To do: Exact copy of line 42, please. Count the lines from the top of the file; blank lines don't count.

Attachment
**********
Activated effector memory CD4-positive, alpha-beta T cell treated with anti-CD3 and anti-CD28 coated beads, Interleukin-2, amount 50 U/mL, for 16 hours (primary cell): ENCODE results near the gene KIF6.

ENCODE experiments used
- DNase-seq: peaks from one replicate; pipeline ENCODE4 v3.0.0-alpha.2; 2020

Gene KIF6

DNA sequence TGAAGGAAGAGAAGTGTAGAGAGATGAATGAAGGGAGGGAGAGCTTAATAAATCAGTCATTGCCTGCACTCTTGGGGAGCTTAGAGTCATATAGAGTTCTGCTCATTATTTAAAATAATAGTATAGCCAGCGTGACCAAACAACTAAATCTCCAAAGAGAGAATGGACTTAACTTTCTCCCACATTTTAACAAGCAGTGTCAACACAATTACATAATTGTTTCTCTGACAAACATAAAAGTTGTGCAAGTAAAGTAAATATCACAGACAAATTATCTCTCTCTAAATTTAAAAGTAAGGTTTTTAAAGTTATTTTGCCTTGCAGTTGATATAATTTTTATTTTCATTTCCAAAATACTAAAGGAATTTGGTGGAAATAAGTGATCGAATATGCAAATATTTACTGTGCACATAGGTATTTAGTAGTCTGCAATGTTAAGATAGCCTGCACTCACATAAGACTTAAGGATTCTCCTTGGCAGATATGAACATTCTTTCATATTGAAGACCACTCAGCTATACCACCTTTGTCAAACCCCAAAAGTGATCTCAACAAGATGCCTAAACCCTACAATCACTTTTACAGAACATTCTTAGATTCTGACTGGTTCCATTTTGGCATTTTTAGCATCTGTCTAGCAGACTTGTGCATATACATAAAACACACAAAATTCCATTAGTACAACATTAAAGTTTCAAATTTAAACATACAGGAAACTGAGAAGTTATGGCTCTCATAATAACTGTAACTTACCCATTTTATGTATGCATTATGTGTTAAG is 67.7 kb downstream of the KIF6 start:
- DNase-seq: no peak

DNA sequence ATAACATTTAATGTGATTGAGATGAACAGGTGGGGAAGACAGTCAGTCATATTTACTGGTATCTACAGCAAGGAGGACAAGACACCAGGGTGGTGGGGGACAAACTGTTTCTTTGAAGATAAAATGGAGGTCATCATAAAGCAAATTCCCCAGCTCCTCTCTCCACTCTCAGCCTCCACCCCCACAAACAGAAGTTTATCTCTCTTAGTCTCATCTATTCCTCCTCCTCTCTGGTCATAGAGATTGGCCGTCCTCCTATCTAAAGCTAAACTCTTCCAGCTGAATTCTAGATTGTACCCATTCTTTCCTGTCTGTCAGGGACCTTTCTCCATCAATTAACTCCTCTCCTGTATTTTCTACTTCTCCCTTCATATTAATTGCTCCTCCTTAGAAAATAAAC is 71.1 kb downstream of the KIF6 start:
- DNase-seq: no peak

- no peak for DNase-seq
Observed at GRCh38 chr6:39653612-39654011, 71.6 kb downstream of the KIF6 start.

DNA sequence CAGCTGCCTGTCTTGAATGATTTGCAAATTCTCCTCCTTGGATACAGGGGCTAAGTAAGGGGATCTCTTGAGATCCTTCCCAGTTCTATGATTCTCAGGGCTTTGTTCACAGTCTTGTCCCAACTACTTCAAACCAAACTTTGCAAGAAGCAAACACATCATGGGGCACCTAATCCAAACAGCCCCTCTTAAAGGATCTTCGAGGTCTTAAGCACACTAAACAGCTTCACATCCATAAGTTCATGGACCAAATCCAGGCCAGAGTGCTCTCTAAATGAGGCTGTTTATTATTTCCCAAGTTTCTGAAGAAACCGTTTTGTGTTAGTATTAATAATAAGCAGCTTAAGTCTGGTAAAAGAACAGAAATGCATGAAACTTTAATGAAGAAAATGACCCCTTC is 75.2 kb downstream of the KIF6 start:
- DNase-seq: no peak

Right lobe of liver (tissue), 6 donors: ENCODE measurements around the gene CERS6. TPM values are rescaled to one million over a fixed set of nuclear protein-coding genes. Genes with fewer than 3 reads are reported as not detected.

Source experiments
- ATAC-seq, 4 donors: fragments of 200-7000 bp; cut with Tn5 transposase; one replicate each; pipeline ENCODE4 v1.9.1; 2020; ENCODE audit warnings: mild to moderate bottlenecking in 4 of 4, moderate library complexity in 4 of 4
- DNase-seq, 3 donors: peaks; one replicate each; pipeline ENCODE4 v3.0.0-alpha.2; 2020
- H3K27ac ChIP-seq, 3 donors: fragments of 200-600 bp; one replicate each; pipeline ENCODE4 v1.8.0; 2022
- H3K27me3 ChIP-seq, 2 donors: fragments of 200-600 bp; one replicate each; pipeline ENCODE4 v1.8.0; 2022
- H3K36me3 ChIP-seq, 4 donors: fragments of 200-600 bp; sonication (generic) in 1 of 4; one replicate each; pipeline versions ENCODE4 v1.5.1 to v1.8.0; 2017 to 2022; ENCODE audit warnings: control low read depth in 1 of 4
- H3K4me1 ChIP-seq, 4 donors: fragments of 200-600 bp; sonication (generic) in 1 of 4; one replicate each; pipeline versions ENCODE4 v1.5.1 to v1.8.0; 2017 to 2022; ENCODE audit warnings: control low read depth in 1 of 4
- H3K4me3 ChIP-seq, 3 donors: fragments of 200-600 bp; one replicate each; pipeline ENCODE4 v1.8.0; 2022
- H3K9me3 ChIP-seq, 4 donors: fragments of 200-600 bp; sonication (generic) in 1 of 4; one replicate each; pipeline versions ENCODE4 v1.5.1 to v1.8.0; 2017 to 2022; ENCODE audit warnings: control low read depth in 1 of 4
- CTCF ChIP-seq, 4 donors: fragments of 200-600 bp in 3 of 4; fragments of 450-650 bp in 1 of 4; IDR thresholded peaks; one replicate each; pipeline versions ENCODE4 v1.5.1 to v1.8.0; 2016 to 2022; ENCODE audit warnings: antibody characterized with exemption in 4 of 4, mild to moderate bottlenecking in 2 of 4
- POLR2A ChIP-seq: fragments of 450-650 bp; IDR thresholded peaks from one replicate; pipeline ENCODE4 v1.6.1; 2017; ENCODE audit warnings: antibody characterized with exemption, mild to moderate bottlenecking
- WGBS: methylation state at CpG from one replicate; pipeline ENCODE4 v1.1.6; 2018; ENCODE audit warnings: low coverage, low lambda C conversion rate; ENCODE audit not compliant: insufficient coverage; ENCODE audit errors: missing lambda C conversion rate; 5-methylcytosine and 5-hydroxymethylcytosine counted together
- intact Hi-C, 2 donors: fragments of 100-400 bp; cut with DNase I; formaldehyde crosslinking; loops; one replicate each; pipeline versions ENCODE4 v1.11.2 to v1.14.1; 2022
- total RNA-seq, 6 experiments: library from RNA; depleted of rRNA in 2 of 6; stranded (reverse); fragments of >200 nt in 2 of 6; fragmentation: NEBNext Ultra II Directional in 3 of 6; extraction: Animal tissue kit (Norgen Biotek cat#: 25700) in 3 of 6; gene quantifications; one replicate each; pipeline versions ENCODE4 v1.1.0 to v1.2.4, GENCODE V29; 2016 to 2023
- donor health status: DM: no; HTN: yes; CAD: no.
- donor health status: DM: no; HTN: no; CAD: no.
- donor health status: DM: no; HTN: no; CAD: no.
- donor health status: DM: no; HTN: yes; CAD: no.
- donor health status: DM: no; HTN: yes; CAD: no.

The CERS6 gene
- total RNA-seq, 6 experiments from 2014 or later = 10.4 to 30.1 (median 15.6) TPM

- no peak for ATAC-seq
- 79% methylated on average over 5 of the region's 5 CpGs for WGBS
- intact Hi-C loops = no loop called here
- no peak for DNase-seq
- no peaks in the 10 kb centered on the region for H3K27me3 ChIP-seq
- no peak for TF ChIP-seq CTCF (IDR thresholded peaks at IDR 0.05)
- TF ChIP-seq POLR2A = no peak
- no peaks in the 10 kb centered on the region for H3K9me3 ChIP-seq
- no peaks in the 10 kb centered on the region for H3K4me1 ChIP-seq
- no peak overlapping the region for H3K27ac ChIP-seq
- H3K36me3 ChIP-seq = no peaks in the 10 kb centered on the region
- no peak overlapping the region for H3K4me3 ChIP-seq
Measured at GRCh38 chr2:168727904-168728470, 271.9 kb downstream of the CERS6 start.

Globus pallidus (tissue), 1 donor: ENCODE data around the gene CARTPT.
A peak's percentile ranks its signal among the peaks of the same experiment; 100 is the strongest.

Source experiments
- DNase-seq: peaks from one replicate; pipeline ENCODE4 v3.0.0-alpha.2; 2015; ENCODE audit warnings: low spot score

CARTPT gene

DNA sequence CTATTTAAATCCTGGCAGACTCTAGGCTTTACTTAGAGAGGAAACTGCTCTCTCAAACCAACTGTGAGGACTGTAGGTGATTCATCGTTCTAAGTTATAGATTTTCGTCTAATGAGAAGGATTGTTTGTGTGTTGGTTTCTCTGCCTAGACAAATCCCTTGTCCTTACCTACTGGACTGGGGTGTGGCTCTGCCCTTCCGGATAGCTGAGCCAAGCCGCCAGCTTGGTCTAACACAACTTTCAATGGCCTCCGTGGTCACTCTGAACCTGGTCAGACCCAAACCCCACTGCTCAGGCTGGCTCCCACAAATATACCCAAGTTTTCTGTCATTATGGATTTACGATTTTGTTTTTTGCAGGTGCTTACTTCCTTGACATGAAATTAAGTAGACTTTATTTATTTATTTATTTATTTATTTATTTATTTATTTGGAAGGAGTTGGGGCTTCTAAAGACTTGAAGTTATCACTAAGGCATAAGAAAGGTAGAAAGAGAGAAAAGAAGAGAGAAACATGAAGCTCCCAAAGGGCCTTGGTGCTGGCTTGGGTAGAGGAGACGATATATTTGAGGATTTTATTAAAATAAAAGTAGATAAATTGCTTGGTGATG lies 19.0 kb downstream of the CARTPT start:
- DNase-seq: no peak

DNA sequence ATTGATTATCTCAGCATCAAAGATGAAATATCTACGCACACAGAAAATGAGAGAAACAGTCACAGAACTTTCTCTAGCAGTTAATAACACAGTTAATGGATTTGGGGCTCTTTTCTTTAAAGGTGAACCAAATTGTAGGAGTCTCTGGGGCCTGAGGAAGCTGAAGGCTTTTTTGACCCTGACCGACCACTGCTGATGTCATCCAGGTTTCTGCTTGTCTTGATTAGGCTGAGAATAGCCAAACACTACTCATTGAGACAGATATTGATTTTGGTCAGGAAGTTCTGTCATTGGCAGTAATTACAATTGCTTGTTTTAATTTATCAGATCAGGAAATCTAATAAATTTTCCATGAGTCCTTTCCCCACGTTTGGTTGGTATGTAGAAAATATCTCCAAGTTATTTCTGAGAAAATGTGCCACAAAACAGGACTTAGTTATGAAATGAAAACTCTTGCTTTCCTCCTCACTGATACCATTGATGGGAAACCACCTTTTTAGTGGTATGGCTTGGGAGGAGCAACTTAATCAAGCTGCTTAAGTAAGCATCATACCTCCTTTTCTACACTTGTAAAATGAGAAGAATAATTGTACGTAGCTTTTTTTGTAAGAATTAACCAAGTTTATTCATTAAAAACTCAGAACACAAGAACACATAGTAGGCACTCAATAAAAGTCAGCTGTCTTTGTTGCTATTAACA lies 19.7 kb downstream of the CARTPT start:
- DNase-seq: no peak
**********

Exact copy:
- no peaks in the 10 kb centered on the region for H3K9me3 ChIP-seq